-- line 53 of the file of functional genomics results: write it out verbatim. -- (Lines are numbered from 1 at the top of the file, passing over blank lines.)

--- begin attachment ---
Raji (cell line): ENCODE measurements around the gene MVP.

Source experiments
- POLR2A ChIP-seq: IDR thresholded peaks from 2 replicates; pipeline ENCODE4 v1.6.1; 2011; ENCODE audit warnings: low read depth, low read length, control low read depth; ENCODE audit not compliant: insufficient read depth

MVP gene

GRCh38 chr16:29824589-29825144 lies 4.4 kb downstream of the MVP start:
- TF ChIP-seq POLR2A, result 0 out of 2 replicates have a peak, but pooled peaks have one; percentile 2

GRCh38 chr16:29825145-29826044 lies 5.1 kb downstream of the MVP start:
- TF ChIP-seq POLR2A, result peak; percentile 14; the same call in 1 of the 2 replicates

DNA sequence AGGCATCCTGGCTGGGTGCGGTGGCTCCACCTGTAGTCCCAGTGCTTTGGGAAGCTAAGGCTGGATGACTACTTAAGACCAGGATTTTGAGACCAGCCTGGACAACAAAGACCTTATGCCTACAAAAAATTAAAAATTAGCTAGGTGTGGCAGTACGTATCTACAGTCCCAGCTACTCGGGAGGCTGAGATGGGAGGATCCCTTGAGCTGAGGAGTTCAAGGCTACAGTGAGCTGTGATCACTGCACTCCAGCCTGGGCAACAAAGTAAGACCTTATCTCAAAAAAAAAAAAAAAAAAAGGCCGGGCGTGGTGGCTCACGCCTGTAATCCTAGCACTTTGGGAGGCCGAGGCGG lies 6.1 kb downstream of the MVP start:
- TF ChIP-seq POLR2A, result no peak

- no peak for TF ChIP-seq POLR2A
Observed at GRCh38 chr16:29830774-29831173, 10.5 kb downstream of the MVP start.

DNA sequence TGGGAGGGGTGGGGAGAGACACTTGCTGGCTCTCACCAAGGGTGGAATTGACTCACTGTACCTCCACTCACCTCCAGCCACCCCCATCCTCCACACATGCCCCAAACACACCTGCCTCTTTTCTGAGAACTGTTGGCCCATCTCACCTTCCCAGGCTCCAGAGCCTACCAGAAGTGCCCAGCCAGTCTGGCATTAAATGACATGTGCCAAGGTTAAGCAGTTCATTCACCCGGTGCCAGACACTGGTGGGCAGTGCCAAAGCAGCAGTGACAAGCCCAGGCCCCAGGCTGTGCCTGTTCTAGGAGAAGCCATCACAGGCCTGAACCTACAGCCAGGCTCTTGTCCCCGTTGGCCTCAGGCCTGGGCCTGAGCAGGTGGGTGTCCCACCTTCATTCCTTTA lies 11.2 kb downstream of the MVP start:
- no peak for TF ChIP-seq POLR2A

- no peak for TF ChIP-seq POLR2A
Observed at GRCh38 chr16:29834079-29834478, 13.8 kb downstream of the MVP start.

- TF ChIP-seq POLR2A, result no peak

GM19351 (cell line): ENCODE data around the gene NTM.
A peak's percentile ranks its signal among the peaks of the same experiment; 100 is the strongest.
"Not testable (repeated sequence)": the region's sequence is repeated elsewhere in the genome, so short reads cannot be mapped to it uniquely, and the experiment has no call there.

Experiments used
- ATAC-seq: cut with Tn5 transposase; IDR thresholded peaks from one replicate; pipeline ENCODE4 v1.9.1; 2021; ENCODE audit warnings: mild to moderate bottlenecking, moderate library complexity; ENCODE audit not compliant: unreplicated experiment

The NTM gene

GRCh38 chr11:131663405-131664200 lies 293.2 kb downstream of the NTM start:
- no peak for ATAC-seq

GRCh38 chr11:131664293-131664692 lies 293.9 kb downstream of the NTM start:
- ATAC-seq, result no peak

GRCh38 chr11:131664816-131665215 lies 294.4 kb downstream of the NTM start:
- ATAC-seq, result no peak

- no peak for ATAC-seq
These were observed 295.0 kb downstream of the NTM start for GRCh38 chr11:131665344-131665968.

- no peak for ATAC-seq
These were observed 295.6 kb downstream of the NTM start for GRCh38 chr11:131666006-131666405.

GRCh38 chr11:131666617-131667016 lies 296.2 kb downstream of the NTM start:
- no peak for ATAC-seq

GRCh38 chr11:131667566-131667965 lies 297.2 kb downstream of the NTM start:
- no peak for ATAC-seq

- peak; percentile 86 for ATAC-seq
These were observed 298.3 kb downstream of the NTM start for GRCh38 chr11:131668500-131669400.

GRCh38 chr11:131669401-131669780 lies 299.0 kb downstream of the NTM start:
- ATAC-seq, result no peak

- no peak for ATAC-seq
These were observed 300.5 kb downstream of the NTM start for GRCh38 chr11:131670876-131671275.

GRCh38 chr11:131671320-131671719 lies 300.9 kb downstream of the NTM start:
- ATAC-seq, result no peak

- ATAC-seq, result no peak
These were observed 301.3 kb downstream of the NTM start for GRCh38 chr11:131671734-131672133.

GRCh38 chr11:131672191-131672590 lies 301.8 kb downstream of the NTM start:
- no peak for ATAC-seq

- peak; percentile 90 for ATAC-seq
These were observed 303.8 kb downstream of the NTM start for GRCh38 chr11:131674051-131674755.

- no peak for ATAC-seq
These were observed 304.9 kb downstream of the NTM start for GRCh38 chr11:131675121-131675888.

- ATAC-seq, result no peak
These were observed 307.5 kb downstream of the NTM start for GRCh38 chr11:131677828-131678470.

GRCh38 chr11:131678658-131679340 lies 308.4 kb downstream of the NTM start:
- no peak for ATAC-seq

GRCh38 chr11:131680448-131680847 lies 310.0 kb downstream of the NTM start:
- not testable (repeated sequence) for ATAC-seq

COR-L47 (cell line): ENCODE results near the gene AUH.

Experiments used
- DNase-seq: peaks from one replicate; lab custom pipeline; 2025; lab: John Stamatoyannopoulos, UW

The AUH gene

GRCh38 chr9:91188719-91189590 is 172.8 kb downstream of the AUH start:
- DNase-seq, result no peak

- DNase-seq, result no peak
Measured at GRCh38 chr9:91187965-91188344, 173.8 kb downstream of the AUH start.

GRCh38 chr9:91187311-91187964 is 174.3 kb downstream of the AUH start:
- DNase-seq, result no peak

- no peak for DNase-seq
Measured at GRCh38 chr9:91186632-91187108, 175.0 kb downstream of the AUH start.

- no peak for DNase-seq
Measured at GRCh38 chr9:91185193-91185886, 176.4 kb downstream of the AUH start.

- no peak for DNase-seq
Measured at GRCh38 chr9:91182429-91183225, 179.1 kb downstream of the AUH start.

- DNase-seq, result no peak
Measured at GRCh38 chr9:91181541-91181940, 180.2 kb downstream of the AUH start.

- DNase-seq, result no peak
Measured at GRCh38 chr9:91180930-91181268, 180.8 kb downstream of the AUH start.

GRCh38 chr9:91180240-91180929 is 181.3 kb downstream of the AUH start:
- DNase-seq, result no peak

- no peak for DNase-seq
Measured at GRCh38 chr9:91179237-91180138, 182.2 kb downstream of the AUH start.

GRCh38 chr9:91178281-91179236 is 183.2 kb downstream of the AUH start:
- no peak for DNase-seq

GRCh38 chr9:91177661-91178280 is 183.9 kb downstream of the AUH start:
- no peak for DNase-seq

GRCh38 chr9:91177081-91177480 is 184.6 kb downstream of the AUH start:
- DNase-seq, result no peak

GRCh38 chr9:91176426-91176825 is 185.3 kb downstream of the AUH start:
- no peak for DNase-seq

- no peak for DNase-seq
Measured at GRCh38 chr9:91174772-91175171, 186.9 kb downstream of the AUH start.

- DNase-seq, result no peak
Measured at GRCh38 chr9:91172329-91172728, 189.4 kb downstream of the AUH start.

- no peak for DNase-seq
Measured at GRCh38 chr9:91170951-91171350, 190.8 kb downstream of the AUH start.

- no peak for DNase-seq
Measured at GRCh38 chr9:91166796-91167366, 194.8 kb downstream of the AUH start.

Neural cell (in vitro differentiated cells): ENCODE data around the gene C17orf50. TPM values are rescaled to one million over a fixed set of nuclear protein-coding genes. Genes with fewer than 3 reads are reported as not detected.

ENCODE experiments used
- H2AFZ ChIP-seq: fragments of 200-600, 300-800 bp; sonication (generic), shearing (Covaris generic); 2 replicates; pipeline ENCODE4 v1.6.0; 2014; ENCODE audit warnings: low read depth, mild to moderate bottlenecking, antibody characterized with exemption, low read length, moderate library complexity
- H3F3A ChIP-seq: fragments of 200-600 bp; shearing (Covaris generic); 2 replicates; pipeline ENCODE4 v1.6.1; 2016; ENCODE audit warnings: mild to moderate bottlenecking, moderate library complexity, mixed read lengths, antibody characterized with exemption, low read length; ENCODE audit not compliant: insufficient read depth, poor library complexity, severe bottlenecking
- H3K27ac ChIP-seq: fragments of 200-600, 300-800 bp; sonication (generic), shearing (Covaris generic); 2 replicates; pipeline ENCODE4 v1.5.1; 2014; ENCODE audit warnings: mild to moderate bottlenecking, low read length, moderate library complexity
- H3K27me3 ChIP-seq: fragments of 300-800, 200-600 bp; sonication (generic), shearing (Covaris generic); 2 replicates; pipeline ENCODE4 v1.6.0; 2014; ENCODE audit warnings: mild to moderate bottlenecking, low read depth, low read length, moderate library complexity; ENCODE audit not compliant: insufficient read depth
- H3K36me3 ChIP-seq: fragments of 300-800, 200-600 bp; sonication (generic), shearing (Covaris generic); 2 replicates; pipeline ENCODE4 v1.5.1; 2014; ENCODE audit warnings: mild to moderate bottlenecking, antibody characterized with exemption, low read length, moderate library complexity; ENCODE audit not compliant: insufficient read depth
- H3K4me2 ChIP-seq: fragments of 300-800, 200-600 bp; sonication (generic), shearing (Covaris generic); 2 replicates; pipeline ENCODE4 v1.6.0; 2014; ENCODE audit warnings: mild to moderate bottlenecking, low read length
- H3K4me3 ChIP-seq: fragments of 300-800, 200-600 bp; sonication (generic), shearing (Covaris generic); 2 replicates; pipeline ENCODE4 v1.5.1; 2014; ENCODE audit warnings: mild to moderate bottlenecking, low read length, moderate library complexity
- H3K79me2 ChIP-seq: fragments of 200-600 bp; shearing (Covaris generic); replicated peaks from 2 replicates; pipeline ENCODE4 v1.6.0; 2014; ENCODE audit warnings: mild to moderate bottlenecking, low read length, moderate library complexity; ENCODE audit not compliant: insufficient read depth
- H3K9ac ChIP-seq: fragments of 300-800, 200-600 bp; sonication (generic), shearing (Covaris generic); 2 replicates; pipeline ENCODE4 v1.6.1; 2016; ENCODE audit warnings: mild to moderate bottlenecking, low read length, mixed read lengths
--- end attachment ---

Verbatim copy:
These were observed 304.9 kb downstream of the NTM start for GRCh38 chr11:131675121-131675888.